A patent is an exclusive right granted to an invention. Generally speaking, a patent gives the patentee the right to decide how, or if, the invention can be used by others. In exchange for this right, the patent holder makes available to the public the technical information on the invention in the published patent document. A patent is an intellectual property (IP) right of a technical invention.
It allows you to prevent others from using your invention for commercial purposes for up to 20 years. You decide who has permission to produce, sell or import your invention in countries where you have a valid patent. You can also exchange your patent, for example, sell it or license the use of your invention, you can patent products (e.g. heated ski boots) and processes (for example, for example).
However, the invention must solve a problem in a new, non-obvious and technical way. In the example of ski boots, the problem of cold feet when skiing is solved by installing self-regulating heating elements in the boots. Patents are granted for new and useful inventions, and give you the right to prevent others from making, using or selling your invention. The concept of intellectual property relates to the fact that certain products of human intellect must enjoy the same protective rights that apply to physical property, which are called tangible assets.
However, the value of property tends to be reflected in the share price, as market participants are aware of the existence of intellectual property. Intellectual property is a broad categorical description for the set of intangible assets that are owned and legally protected by a company or individual against external use or implementation without consent. Just as your physical property is protected from theft and damage, your intellectual property is also protected. Intellectual property can represent a competitive advantage and, as a result, is heavily guarded and protected by the companies that own the property.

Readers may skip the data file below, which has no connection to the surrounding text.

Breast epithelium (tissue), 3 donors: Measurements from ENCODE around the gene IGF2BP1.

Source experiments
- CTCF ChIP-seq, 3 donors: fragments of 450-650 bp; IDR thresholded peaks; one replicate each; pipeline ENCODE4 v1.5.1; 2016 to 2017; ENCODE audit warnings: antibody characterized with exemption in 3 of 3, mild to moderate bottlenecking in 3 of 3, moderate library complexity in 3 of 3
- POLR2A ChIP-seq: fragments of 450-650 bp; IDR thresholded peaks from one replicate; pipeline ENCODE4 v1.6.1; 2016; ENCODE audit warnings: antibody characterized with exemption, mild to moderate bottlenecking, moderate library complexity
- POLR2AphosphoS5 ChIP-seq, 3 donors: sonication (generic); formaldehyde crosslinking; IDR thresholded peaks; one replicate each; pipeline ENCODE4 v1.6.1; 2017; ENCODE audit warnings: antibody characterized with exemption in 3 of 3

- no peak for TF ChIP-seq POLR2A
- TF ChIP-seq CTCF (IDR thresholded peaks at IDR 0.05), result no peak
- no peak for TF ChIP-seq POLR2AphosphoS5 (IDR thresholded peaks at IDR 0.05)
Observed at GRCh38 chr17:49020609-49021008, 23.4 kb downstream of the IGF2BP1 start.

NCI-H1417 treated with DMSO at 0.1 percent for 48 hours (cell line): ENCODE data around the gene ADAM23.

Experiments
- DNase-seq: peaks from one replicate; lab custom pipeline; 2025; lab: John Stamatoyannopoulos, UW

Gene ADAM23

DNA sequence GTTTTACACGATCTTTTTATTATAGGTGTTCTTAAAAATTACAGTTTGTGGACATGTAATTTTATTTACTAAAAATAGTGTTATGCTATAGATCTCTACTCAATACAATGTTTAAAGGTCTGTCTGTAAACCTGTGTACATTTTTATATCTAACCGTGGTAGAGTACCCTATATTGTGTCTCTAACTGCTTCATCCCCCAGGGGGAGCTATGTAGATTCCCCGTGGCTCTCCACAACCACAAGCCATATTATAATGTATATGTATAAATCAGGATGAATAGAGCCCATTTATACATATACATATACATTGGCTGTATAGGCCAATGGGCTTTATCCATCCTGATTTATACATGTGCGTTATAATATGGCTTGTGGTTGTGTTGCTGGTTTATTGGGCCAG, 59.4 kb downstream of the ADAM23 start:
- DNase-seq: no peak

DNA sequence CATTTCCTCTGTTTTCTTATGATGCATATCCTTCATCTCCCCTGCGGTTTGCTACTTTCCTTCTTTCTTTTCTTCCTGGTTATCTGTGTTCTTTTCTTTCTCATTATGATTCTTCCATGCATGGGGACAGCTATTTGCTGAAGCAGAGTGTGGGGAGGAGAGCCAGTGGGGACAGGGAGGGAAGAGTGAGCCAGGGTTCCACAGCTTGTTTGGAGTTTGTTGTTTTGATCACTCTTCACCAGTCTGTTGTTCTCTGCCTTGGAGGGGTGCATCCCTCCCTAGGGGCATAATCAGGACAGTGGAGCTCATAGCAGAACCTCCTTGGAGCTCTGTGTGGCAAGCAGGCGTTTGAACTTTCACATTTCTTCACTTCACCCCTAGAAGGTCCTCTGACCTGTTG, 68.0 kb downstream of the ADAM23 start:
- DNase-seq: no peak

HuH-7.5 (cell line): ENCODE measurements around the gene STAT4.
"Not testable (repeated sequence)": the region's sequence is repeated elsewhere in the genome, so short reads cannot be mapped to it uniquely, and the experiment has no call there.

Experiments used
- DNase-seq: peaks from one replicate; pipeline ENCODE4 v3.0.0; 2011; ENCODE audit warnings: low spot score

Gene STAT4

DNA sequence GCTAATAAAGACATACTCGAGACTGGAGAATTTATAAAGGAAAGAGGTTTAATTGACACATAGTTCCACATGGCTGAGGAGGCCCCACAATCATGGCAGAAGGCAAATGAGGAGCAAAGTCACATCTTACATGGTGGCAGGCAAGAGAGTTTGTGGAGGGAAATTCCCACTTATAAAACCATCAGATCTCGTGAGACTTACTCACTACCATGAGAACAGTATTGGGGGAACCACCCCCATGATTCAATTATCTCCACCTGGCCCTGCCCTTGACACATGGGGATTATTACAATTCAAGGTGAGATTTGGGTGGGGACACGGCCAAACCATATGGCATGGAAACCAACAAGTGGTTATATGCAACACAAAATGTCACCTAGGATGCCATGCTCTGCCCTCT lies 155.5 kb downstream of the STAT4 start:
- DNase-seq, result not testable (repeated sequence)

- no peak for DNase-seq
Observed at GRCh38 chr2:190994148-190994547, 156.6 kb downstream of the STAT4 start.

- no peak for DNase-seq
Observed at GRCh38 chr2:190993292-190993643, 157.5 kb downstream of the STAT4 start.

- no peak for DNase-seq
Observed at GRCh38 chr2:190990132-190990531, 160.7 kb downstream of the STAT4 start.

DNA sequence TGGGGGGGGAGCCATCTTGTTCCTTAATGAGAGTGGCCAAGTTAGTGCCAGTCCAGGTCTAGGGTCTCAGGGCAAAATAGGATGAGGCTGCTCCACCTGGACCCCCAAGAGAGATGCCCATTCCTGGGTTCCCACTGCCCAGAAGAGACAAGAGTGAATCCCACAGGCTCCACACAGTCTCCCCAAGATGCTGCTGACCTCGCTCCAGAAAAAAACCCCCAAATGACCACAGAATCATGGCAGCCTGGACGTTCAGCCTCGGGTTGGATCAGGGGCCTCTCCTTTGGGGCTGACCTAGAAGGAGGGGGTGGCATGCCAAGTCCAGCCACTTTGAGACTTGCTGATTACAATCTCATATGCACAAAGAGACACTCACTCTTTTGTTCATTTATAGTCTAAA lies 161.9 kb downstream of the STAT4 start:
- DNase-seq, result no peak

While it is an intangible asset, intellectual property can be much more valuable than the physical assets of a company. Certain rights, known as Intellectual Property Rights (IPR), are attached to intellectual property and cannot be infringed by those who are not authorized to use them. Intellectual property (IP) refers to creations of the mind, such as inventions, literary and artistic works, designs and symbols, names and images used in commerce. Intellectual property can be used for a variety of reasons, such as branding and marketing, as well as to protect assets that offer a competitive advantage.
Budget the time and money you'll need to properly secure the rights to your creations and describe how you plan to protect your intellectual assets. Extracting value from intellectual property and preventing others from gaining value from it is an important responsibility for any company. Many forms of intellectual property cannot be listed on the balance sheet as assets, since there are no specific accounting principles for valuing each asset. Start by listing all your intellectual property assets, and then think about which assets need to be protected.